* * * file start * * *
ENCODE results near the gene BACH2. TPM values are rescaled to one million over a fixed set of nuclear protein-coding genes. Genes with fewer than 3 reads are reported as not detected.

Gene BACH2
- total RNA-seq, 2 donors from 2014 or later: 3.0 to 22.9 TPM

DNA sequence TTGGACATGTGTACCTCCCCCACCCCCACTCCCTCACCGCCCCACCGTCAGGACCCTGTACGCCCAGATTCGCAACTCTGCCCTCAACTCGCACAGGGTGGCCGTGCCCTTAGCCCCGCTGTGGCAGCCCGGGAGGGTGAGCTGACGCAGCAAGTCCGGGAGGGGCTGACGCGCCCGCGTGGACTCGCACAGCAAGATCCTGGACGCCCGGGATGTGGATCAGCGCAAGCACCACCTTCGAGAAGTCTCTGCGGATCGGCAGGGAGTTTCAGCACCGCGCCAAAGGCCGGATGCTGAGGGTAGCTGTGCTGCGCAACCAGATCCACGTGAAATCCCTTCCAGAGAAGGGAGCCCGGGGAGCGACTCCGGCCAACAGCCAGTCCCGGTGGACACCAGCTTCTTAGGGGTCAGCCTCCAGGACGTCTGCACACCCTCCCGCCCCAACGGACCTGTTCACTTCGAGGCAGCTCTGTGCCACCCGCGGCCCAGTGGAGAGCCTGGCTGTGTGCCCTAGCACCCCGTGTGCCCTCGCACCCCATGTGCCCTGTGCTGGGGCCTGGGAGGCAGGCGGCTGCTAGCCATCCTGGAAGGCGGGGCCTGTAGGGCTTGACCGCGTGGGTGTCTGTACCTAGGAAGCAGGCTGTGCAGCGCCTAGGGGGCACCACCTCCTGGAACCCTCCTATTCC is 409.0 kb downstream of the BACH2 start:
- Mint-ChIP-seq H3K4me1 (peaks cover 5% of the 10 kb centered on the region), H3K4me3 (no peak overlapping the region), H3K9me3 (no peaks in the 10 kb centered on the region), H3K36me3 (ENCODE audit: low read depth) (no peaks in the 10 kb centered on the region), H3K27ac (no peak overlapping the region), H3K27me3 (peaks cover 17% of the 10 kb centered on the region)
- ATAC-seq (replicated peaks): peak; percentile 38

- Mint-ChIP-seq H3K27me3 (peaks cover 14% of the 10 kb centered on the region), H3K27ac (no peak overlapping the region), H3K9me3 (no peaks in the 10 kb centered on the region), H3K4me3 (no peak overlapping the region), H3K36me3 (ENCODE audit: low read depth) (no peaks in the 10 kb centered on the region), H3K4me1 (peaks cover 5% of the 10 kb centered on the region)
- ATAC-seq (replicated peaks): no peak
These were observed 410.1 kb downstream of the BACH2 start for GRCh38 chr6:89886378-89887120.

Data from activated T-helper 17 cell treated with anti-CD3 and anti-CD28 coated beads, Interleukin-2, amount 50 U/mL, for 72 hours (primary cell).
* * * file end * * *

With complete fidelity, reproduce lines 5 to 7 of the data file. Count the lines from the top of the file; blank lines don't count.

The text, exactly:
- Mint-ChIP-seq H3K4me1 (peaks cover 5% of the 10 kb centered on the region), H3K4me3 (no peak overlapping the region), H3K9me3 (no peaks in the 10 kb centered on the region), H3K36me3 (ENCODE audit: low read depth) (no peaks in the 10 kb centered on the region), H3K27ac (no peak overlapping the region), H3K27me3 (peaks cover 17% of the 10 kb centered on the region)
- ATAC-seq (replicated peaks): peak; percentile 38

- Mint-ChIP-seq H3K27me3 (peaks cover 14% of the 10 kb centered on the region), H3K27ac (no peak overlapping the region), H3K9me3 (no peaks in the 10 kb centered on the region), H3K4me3 (no peak overlapping the region), H3K36me3 (ENCODE audit: low read depth) (no peaks in the 10 kb centered on the region), H3K4me1 (peaks cover 5% of the 10 kb centered on the region)